When I was a young girl, during the advent season, my parents would wake us at the crack of dawn, Monday through Friday, to attend a short advent worship seervice. We would sit in 2 rows of chairs that face each other in the frigid church. Ten would be a large crowd. We would sing hymns acapella, listen to scripture and be on our way in 30 minutes. At that time of day, that temperature, outside and in, and our age, it was 30 minutes of not quite, but almost, torture. Yet, we did it. I'm sure it was difficult for our parents to get us out everyday. It was important to them to expose us to this discipline. It remains a constant memory and something I wish I had the discipline to do with my children. It was a way to wait in spiritual awareness. To depart from the commercial. To be Holy.
Christmas Eve, my sister and I would sleep together. We would gather games to play in the wee hours of the morning, although I don't remember actually playing them, just planning. We were not allowed out of our rooms until 7am. Our house was open on Christmas day, both sets of Grandparents came, cousins, aunts, uncles, and usually a person or two from church who might have found themselves alone otherwise. My best friend lived across the street. I don't really remember exchanging gifts with each other but I do remember going back and forth, visiting.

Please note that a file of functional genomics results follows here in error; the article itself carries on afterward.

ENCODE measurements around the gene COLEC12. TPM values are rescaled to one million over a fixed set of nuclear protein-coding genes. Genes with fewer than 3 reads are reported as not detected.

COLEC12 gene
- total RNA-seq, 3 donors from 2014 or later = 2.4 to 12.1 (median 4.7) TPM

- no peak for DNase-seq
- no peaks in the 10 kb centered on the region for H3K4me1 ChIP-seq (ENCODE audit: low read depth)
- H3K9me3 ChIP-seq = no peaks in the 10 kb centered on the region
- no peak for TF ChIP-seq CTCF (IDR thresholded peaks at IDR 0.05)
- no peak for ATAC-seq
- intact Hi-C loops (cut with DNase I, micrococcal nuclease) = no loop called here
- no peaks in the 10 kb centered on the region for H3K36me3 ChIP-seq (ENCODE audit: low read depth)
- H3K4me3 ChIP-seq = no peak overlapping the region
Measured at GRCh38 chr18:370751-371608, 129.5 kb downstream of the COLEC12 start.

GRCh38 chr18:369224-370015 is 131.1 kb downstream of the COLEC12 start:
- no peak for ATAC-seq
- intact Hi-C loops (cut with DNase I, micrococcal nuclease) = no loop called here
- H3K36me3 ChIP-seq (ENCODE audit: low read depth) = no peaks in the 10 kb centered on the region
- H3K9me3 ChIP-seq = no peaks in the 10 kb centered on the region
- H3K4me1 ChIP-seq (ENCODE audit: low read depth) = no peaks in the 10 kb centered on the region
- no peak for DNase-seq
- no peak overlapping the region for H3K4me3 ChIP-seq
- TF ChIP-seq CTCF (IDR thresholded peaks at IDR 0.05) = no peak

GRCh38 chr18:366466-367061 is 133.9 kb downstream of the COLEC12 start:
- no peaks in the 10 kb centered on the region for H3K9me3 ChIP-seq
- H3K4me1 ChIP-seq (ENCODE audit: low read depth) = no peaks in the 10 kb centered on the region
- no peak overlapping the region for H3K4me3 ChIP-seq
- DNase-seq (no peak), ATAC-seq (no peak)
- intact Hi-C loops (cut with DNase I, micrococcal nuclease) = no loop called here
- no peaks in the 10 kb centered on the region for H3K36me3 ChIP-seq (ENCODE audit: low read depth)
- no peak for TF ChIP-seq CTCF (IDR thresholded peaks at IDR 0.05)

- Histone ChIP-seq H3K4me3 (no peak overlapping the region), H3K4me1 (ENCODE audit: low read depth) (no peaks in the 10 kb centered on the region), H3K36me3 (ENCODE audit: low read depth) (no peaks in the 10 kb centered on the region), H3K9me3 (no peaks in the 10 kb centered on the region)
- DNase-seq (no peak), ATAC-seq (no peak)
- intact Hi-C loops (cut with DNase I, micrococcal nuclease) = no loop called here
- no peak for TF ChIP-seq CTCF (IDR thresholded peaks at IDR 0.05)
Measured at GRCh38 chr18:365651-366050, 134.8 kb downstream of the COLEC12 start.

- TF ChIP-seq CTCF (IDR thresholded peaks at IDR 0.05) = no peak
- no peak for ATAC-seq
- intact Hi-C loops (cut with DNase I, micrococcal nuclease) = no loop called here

Christmas eve, candlelight, and Silent Night have always inspired awe, except last year. During the service, communion prayer to be exact, my daughters in front of me, laughing, shaking the pew. I tapped them and gave them "The Look". Then during candle lighting, all is forgiven, I give them another, softer, look, and look behind me to My Handsome Prince, who holds his hands up and mouths "I lost mine". If you have not seen Claymation Christmas bells, check out this link. I asked the girls what had them laughing, and they replied that the prayer started "Sweet Baby Jesus" and they had watched "Taladega Nights" the night before. It was not a holy night, per se, but it was memorable.
The four of us have continued the tradition of a Christmas list. This is no ordinary Christmas list. We list our Reasonable Wants and Outrageous Desires. It is interesting to look back on lists, or even the current one and see what changes from outrageous to reasonable and vice versa.
My sister and her husband host an adult party every year that starts very tasteful, adult, and soon turns raucous when the gift exchange begins.
We celebrate with 4 different sets of parents/Grandparents every year. We open our presents, one person, one gift at a time so all can see. We usually attend Christmas Eve service, National Guard Family Day, Christmas concerts, and have hosted our own holiday ornament exchange.
The constant is church and family.
What are some of your traditions, memories, and plans?